It's all about the pork at The Publican. While Paul Kahan's place features just as much seafood, there's no hanging artwork of an oversized fish on the walls (I'm just saying). The interior is dominated by designer Thomas Schlesser's nod to 16th century banquet dining—a massive L-shaped communal dining table. But you also have the option of sitting in booths with table-height swinging doors, or at various 2- and 4-tops scattered about. Of course you can sit at the bar, or stand at the cocktail tables just behind the bar, or sit outside in the summer. You have options.
The bar is decent-sized, and beer director Michael McAvena keeps it lively with a Belgo-centric bottle list to pair with the food. While the menu does change daily, due to availability of locally sourced products, I feel like you can't really go too wrong in any direction.
The taste of 3 hams ($21) is a great way to begin. Not the stuff of the old ham 'n cheese sammich, these handsome debutantes have had nary the misfortune to even learn of such plebian things as white bread or American cheese. The Benton Country ham is a slow-cured, coddled ham that is graced with a modest dose of hickory smoke. It is pure silkiness in texture, and one you could just pick at all day. La Quercia Rossa is a mild prosciutto hailing from an organic family farm in Iowa. It is less silky than the first and lacks the gentle smokiness, but is every bit as approachable. The Serrano, straight from Spain, is another dry-cured ham. The saltiest of the bunch, its velvety texture offsets this to a degree that may cause serious brain to artery confusion.
The only word to describe the spicy pork rinds ($5) is crackly. Okay, there are some other words, sure, but crackly is just fun to say. Crackly. Pork rinds are not something I generally go for, but when you're in the porcine palace of The Publican, it just seems like the thing to do. Obviously not your 7-11 pork skins, they arrive like an ear of corn fresh off the grill, all pop and crackle. Painted with an orange Cajun spice blend, they are salt and savory forward, with just a hint of sweetness about half-way through. There's really no graceful way to eat these fist-sized monsters; best to just close your eyes and dive in.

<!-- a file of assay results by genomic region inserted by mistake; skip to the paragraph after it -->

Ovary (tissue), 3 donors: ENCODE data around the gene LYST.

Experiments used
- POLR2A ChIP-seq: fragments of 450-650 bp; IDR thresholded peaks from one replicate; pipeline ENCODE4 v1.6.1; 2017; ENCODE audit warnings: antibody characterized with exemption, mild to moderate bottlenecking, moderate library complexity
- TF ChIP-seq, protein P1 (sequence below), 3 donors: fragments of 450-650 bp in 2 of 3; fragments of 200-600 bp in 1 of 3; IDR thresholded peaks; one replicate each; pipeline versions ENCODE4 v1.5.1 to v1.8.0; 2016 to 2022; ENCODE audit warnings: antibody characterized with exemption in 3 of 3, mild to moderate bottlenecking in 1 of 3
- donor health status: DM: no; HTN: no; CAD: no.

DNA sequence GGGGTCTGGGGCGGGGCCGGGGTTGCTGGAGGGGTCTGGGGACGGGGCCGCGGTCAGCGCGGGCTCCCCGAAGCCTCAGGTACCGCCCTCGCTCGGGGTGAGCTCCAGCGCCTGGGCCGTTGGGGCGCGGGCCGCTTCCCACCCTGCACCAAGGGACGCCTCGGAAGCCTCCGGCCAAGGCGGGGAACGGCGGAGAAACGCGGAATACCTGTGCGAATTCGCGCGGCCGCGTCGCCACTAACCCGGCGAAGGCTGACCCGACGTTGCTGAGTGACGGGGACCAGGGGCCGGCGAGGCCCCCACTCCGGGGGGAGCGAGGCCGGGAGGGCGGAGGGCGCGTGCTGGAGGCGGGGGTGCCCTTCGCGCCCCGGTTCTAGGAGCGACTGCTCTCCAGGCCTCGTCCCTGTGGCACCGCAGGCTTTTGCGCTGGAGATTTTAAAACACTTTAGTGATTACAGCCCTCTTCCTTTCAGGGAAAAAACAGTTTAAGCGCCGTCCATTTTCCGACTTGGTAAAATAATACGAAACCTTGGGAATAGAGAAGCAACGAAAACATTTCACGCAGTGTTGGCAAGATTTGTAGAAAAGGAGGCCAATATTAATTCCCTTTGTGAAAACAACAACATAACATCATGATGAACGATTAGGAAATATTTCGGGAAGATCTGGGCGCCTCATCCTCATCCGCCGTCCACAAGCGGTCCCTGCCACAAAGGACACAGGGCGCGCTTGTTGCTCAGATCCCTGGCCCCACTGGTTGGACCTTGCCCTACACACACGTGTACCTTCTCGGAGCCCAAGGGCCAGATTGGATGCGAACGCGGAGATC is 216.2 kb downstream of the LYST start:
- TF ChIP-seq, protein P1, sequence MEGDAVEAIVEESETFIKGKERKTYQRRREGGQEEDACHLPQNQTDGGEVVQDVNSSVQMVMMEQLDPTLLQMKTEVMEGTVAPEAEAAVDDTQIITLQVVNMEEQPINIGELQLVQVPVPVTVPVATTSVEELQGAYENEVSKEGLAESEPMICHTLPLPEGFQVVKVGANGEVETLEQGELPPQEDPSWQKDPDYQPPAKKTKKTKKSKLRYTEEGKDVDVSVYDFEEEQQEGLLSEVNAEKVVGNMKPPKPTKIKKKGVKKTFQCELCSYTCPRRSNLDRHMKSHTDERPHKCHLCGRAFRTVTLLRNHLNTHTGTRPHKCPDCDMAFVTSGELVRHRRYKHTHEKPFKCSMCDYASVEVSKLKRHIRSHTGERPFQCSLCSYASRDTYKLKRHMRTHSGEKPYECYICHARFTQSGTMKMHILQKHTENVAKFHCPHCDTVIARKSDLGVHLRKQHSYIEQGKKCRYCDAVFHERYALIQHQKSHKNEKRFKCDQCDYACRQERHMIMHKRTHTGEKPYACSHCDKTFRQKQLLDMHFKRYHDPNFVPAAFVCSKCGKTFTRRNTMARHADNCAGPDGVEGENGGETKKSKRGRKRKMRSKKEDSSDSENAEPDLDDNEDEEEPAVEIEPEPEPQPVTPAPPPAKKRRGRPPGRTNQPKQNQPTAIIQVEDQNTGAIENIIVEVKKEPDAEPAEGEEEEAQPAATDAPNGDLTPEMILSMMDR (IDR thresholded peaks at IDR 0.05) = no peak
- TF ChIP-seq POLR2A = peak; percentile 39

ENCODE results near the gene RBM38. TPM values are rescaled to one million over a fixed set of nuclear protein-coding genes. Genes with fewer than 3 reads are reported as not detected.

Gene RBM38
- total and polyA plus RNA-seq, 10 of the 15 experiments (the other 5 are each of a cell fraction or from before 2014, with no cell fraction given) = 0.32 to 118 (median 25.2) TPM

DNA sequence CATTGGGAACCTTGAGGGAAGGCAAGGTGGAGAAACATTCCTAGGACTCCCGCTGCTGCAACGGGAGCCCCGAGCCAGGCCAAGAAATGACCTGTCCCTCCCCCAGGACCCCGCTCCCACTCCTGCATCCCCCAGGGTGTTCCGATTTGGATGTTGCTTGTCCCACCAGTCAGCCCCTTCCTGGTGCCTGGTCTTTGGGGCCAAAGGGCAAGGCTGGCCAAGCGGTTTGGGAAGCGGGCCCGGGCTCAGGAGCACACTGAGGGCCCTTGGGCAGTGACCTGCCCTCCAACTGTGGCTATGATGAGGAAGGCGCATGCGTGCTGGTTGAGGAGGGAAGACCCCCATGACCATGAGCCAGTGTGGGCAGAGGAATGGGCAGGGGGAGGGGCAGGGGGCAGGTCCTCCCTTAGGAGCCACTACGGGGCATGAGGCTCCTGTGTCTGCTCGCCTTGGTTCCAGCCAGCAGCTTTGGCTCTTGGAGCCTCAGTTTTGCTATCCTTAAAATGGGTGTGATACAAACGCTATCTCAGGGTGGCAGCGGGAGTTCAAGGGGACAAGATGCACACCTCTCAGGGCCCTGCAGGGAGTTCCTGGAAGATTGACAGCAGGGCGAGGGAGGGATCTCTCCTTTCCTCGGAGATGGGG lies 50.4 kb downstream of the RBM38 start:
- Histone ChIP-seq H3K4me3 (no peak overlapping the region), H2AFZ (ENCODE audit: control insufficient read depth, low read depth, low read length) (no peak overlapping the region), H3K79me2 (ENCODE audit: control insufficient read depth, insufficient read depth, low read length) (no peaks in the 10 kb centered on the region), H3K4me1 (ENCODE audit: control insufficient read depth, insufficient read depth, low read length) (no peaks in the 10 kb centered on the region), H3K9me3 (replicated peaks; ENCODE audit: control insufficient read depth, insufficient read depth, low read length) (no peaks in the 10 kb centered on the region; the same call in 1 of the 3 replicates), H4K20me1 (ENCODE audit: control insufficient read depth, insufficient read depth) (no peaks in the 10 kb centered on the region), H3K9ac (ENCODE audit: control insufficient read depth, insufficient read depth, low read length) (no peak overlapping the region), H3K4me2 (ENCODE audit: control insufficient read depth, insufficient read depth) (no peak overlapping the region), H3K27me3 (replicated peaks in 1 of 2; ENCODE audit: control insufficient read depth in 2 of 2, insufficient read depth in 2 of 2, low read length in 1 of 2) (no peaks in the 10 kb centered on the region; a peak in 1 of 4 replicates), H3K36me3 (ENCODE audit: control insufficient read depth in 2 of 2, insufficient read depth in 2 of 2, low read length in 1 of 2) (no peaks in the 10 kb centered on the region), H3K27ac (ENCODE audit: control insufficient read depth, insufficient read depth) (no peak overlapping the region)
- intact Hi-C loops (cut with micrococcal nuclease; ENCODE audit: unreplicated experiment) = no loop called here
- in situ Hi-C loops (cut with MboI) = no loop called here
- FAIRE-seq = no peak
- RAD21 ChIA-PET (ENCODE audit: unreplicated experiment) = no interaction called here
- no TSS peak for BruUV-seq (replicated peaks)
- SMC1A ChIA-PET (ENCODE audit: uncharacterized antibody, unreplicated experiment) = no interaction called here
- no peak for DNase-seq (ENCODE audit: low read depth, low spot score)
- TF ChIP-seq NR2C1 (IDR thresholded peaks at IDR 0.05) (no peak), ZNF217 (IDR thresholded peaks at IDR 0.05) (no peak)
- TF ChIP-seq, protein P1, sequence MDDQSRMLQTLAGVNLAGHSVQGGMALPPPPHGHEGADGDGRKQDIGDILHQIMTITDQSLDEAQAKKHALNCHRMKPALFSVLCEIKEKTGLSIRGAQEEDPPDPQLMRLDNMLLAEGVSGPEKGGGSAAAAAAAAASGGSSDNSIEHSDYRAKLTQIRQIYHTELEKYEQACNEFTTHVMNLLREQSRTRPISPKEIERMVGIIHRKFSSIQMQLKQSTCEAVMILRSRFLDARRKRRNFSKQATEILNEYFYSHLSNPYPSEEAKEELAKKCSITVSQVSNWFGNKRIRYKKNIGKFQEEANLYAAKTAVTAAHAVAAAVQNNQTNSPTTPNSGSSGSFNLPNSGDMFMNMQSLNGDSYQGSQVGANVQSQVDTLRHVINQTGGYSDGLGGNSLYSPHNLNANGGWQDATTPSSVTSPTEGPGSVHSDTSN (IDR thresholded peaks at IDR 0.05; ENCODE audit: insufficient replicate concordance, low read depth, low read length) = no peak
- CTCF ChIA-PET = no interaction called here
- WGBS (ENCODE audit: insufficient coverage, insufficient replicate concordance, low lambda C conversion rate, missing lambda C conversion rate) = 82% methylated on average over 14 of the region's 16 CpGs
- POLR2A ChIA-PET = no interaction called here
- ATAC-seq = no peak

The little gem salad ($10) reminds me of that scene in Casino with De Niro and the blueberry muffins, when he goes in and tells the chef he wants an equal number of blueberries put into each muffin. AN EQUAL NUMBER OF BLUEBERRIES. Seriously, when was the last time you had a salad that had the perfect amount of dressing in each bite? It's always too much, or not enough, or just on the side due to a fundamental lack of trust. But the painstaking attention paid to each leaf is why I'm writing two paragraphs about a salad.
This is probably the best salad I've had in my life. But for more reasons than just the application of the outstanding buttermilk vinaigrette dressing. It's also the sum of its parts, which are individually exquisite. The lettuce is crisp and unchopped. The radishes give it some bite, and the pig ears add a great, salty crunch. There's just enough black pepper to notice. There's also fennel, and, well, I would eat fennel off a Trans-Siberian railway station bathroom floor, so there's that. Vegetarians, go sans ears, and I think you will still be just as happy.
The Cajun boudin ($17) is a pork sausage encased with dirty rice and chicken livers, then emulsified. It is then plated with marinated kale, apple slices, mustard crème fraiche, and red onion. There is a lot going on in this dish, but I have to start with the kale. I know it's a superfood, but I still have this negative association with it as the stuff of garnishes. Or worse yet, the leafy stuff that decorated the salad bar as a kid. But this dish has shown me what kale can actually aspire to. It is tender and savory, and I swear there is some lime coming through. The rest of the dish is good—the apples are appropriately tart and the onions provide a nice bite. The sausage is rich, full-bodied, and extremely fresh-tasting; it reminded me of a gussied-up, less-greasy chorizo.
Fresh is the key at The Publican. Though obviously not true, it tastes as though everything was butchered that morning at Publican Quality Meats across the street. A self-labeled café/butcher shop/market with a general store feel, PQM peddles everything from bone marrow to fresh ramps to preserved tomatoes. Stop in afterwards and pick up some pimiento dip and house-made jerky, or what I like to call dessert.
Josh Conley is single-handedly trying to re-introduce the verb beget into the everyday lexicon. He traveled to Easter Island one Christmas out of sheer irony. He excises a hefty syntax, and shamelessly promotes the color orange. His wife begat him two small children that he regularly belittles HERE.